Morgan Stanley
  • Wealth Management
  • Sep 28, 2021

Could Rising Costs Squeeze Corporate Profits?

Investor confidence is high, but rising U.S. producer costs could weigh on corporate margins in the months ahead. How to prepare.

The third-quarter corporate earnings season is set to kick off in the coming weeks, along with growing focus on profitability—namely, the impact of rising cost pressures on corporate margins, at a time when U.S. economic growth may be slowing, even as inflation remains historically high. 

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In any case, earnings estimates remain robust, implying another year of double-digit profit growth ahead. Forward 12-month estimates are up more than 29% since Jan 1, and up about 2% since Aug 1.

Investor confidence in corporate profits is understandable, coming off the spectacular second quarter. Investors may be tempted to look past macroeconomic concerns, such as lower expectations for third-quarter gross-domestic-product growth, especially given a still accommodative policy environment.

Yet, signs have emerged of headwinds for corporate profitability in coming months and into next year. These include: 

  • A widening divergence between producer costs and consumer prices: The producer price index, a proxy for corporate or wholesaler costs, has risen for eight months in a row and, in August, was up 10.5% from a year earlier, the highest reading since June 1981. Compare this to the consumer price index, a proxy for realized manufacturer or retailer prices, which was up 5.3%. This 5.2-percentage-point gap is one of the largest in more than 40 years, suggesting higher costs are outpacing merchant end-prices—a scenario that bodes ill for corporate margins.
  • Increasing costs of distributing manufactured goods: Truck transportation costs, for instance, are running nearly 15% higher than year-ago levels. The World Container Index shows a 40-foot container going for $10,377, which compares with a five-year average of $2,396 and is three times higher than a year earlier. The Baltic Dry Index, a proxy for prices of global shipping from Asia, where most semiconductor supply originates, is at the highest level since 2005.
  • Rising commodity and energy prices: A composite index of industrial metals, such as copper, zinc and nickel, sits at a 10-year high, up 47% from last year. As for oil, resilient demand and tightening inventories continue to support prices.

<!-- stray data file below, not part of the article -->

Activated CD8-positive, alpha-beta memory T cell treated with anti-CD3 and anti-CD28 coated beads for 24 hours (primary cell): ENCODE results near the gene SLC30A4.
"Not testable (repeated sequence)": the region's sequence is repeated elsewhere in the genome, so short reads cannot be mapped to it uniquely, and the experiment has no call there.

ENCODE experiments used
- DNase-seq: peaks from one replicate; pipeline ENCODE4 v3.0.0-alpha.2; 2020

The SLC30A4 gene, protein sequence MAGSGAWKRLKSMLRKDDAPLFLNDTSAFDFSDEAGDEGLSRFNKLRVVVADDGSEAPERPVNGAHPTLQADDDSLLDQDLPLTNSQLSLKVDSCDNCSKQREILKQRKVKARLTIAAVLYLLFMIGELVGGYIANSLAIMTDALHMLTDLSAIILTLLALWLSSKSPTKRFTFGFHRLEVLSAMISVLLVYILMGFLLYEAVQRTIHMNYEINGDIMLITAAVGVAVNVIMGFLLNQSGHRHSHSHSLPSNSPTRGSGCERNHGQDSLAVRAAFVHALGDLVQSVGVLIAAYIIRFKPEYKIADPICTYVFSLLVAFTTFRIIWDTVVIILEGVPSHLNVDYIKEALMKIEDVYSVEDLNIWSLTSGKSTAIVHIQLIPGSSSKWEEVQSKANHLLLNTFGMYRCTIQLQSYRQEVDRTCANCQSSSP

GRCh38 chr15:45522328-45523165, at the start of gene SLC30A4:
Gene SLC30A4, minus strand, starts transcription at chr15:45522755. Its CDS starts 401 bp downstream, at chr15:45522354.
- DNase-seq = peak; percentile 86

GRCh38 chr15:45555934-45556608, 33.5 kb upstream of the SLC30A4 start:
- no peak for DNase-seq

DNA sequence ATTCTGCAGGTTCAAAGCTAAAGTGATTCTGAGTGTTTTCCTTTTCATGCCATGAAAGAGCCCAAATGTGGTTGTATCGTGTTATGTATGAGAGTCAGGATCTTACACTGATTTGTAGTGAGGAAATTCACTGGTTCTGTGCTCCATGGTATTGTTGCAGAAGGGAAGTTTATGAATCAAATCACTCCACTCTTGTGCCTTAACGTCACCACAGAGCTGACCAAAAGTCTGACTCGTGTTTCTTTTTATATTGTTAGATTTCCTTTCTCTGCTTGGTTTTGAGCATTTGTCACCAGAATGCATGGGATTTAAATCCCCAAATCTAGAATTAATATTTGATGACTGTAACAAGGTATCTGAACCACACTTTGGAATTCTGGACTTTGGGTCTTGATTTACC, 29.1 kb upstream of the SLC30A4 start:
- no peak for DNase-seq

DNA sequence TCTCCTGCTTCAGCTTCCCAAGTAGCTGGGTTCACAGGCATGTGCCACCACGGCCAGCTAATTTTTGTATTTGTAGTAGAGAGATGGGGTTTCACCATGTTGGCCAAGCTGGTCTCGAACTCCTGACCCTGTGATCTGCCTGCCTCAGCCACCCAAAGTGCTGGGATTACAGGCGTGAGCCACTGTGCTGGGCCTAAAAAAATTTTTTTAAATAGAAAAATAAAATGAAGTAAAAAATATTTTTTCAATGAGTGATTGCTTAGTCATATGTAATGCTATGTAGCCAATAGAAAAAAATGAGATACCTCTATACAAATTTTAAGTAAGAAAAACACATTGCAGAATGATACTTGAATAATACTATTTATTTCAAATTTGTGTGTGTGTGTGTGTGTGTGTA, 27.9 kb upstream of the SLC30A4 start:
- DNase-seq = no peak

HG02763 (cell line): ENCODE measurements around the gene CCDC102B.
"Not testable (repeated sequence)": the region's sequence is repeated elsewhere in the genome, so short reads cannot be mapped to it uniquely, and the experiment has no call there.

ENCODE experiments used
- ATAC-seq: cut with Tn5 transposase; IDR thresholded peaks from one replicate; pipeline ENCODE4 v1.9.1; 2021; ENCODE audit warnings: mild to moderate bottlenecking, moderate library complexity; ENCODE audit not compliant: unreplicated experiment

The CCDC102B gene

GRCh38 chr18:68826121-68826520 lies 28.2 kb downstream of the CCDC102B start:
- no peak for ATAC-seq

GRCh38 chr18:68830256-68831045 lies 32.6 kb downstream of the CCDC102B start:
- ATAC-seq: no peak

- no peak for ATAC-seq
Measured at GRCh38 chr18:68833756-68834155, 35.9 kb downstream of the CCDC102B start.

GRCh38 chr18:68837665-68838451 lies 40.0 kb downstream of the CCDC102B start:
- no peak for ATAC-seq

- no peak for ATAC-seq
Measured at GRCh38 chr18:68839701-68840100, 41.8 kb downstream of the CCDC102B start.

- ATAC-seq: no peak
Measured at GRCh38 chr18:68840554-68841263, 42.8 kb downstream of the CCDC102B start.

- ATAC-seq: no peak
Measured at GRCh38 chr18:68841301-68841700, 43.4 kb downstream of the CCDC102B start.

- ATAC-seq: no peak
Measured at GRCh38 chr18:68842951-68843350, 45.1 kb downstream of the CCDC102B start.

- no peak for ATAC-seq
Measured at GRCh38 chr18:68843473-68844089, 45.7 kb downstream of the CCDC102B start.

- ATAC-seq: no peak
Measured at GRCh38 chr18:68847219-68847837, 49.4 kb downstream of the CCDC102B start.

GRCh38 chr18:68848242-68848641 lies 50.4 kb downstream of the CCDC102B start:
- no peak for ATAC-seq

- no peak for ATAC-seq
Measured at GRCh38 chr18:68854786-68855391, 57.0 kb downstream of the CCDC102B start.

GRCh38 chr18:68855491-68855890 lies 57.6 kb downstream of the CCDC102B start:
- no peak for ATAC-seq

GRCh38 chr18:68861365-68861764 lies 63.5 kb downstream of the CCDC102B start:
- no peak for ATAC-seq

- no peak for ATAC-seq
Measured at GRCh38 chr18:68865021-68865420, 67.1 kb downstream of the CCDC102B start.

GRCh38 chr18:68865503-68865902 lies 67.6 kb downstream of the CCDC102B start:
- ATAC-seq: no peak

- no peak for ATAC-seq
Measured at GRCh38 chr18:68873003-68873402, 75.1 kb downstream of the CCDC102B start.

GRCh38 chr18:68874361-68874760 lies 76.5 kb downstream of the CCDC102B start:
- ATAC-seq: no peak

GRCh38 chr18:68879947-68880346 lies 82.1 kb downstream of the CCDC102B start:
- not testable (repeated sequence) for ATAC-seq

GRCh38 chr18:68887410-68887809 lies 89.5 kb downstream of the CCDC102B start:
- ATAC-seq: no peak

Such cost pressures will likely affect businesses across the board. In the U.S. stock market, the prices of many value-style stocks seem to reflect this risk of a potential profit squeeze. Yet, many investors continue to crowd into secular growth-style stocks, in what we believe may be a misplaced assumption that mega-capitalization growth stocks are somehow insulated from macro-level dynamics.

It comes down to who ends up bearing the additional costs. Companies that don’t pass through cost increases to end-prices will squeeze their profit margins. But, if enough companies pass on their higher costs to consumers, inflation could rise faster than expected, which could prompt the Federal Reserve to react earlier to contain inflation by both raising key interest rates and setting expectations for higher rates—raising the risks to growth stocks, valuations of which have been closely tied to low rates.

Investors should keep an eye out for earnings pre-announcements, guidance and revisions, as the third quarter wraps up and earnings season kicks into gear. Consider derisking portfolios, in line with our latest tactical asset allocation changes, by reducing equity overweights in favor of capital preservation, volatility management and opportunistic liquidity.

This article is based on Lisa Shalett’s Global Investment Committee Weekly report from Sep 27, 2021, “A Profit Squeeze?” Ask your Morgan Stanley Financial Advisor for a copy. Listen to the audiocast based on this report.

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